The mortgage provision permits Redondo to live elsewhere but only with written approval in advance from the City National Bank of Florida. Redondo said he did not know whether he obtained that permission, in writing or otherwise. Such residency clauses are usually imposed by lenders offering a lower interest rate on a mortgage for a person's primary residence than would be available for an investment property.

A spokesman for the bank, Aaron Gordon, on Wednesday, said the bank does not discuss its clients as a matter of policy and privacy. 

Herron, the legal expert, had represented former Miami state Rep. Daisy Baez, a Democrat, who was forced in 2017 to resign from office and pleaded guilty to a misdemeanor perjury charge for lying about her address on a voter registration form. She accepted a plea deal that called for her to quit and serve one year of probation. 

Baez, who lasted less than a year in office, was not actually living in the district for which she was running in 2016. Investigators believe Baez lied when she filled out a voter registration form changing her address to a condo in the district days before the November 2016 election. She paid a $1,000 fine, took an ethics course and served one year of probation, during which she was banned from seeking public office.

Additionally, Redondo’s tax preparer submitted to the IRS his 2022 return on Aug. 7 this year – nearly two months after Redondo said he moved into the apartment in District 118 – and listed Redondo’s home address as the same building in District 113 where Redondo had purchased the luxury condo in May, records showed.

Redondo said he had been renting a different condo in the same building on the 34th floor since September 2020. He said he moved in June to the apartment on Southwest 122nd Avenue near the Kendallgate Shopping Center, which includes a pet store, a cosmetics store, a sneaker outlet and a crafts store.

One day before Redondo’s tax preparer signed and dated his return listing Redondo’s home address as the condo building, Redondo separately submitted a signed and notarized candidate oath to the Florida Division of Elections listing his home address as the apartment behind the shopping center, records showed.

The issues with Redondo’s addresses were discovered during routine election reporting on the race and its candidates by Fresh Take Florida, a news service of the University of Florida College of Journalism and Communications. It discovered the issues Monday, too close to Election Day to report fairly without influencing the outcome of the race.

Asked Monday whether Redondo intended to live in the apartment during his entire time in the Legislature, Redondo answered, "God, no," and said he was still looking for a permanent home in District 118.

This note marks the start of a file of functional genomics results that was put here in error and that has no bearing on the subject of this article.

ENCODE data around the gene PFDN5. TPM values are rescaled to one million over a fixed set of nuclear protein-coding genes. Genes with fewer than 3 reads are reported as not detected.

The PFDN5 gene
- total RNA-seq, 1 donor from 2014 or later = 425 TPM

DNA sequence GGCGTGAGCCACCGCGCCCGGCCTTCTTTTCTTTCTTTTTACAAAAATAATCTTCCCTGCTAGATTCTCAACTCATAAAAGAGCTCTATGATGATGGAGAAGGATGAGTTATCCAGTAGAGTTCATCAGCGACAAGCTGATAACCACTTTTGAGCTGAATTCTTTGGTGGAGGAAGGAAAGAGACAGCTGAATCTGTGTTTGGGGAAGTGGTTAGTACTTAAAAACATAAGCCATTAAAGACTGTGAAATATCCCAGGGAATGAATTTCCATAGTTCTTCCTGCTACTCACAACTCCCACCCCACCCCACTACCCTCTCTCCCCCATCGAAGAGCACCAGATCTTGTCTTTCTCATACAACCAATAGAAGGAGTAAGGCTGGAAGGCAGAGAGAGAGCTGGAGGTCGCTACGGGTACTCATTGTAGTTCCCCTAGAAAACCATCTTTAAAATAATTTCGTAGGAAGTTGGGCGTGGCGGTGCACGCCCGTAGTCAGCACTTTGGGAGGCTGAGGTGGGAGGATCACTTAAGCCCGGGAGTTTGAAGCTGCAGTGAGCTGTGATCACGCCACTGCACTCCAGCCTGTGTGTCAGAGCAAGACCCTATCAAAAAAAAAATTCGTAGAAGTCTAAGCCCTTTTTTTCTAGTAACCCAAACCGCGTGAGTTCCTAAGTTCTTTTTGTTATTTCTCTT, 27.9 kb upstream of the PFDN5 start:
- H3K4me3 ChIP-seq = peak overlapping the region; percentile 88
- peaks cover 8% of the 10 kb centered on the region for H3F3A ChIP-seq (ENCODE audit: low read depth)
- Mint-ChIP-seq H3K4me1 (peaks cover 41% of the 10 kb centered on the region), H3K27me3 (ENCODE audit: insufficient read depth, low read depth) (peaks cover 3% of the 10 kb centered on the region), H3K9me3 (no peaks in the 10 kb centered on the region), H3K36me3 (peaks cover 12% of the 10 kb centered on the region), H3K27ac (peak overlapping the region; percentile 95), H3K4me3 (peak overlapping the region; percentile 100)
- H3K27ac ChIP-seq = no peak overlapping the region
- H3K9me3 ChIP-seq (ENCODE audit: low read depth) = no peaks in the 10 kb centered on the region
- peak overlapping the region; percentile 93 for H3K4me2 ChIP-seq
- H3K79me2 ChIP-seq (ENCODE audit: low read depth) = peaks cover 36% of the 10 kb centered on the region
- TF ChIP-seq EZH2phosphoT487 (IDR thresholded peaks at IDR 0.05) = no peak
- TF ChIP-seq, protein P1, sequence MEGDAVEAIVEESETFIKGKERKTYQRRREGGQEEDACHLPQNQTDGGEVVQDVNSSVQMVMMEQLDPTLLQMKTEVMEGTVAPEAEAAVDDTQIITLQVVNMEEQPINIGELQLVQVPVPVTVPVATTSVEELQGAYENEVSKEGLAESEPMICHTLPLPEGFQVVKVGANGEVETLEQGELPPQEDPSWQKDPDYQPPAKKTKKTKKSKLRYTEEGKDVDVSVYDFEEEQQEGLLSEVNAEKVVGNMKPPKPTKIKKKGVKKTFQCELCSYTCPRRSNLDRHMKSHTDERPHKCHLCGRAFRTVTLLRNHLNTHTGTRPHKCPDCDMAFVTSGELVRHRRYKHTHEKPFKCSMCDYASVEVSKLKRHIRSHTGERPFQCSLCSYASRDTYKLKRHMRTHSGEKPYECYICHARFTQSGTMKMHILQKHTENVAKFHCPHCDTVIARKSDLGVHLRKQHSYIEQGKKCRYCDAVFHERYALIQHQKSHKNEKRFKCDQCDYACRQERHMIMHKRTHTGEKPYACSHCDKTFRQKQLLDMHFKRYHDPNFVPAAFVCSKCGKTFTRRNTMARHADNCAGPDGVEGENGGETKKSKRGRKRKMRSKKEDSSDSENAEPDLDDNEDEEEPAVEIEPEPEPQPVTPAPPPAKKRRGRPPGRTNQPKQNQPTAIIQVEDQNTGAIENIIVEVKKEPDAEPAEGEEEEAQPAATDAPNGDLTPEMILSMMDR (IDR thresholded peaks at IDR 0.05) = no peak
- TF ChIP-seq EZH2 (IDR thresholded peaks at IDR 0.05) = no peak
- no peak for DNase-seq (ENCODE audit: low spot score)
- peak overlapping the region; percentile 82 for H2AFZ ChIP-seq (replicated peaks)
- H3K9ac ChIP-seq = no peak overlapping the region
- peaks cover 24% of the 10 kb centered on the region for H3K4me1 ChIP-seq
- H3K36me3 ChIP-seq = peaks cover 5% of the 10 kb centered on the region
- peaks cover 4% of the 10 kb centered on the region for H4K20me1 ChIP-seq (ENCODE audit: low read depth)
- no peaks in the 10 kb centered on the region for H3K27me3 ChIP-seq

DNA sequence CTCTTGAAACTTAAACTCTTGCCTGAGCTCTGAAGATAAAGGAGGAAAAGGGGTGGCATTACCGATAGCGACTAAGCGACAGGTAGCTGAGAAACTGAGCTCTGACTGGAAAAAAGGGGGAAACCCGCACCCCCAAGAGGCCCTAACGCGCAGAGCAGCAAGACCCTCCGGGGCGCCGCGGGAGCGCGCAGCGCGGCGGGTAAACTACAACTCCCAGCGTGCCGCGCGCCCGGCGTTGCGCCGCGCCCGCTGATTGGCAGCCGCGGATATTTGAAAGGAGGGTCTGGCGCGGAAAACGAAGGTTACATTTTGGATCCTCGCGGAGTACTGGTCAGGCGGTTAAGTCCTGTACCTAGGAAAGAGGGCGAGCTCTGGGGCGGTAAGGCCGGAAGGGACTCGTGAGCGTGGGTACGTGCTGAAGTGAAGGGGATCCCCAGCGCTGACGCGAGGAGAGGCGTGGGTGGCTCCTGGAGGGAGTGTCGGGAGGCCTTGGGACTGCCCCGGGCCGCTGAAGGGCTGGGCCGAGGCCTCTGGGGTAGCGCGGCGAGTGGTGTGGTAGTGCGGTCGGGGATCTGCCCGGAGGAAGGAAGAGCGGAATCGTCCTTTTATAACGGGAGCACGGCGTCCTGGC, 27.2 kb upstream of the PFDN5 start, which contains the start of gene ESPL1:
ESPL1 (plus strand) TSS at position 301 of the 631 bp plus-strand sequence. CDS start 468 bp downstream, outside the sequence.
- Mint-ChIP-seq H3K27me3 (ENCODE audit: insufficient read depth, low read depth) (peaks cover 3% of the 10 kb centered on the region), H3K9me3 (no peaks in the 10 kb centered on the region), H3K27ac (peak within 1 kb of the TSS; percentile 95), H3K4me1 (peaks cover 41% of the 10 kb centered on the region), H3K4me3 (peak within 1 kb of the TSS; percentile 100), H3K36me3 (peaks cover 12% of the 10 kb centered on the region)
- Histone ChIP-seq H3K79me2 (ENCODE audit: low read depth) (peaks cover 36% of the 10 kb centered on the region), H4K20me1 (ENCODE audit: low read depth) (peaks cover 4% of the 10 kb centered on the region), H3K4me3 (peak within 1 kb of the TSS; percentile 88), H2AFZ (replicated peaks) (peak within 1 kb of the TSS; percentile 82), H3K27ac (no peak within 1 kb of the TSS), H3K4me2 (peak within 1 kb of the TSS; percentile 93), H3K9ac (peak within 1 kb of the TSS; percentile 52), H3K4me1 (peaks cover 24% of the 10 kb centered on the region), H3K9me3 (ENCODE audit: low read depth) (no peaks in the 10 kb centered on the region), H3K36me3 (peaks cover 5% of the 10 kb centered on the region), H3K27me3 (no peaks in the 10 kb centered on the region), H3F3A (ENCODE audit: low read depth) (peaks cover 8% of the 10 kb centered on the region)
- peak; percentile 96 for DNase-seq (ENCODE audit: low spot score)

Turnout in the election was remarkably low, even by the standards of special elections in Florida. Just under 8% of the district’s voters cast a ballot. Last month’s primaries in the Florida House District 35 special election near Orlando saw Republican and Democrat turnouts exceed 18%.

Republicans won the House seat in Miami in 2021 by 37 percentage points. In Tuesday’s special election, that margin fell by more than 30 points to a little more than six.

Redondo and his allies spent $185,007 during the race which averaged $40.77 per vote, according to researcher Evan G. Smith of the University of Florida’s Election Lab, which studies elections and voting. Of the $261,517 Redondo raised, the Republican Party of Florida and the Florida Republican House Campaign Committee kicked in $87,687.

Farias and his supporters spent $87,485 and received 3,997 votes at an average cost of $21.89 per vote. Democrat committees didn’t offer him any money.  

Responding to the close result, the chair of the Florida Democratic Party, Nikki Fried, said on social media that Democrats “smell blood in the water” and included a shark emoji, suggesting that even heavily Republican districts in Florida may be more vulnerable than expected in 2024. The very low turnout in Tuesday’s election made it difficult to apply lessons from that race more broadly.

Farias said that, if he had received the same financial support from Democrats as Redondo did from Republicans, he would have won.

If cost per vote were a reliable indicator for winning votes, Farias would have needed to spend an additional $11,842 to close the 541-vote gap with Redondo. According to figures from the Florida Division of Elections, Farias had more than $17,000 in unspent cash in his campaign’s bank account on Election Night.

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This story was produced by Fresh Take Florida, a news service of the University of Florida College of Journalism and Communications. The reporter can be reached at silas.morgan@ufl.edu. You can donate to support our students here.

 

Silas is a reporter for WUFT News who can be reached by calling 352-392-6397 or emailing news@wuft.org.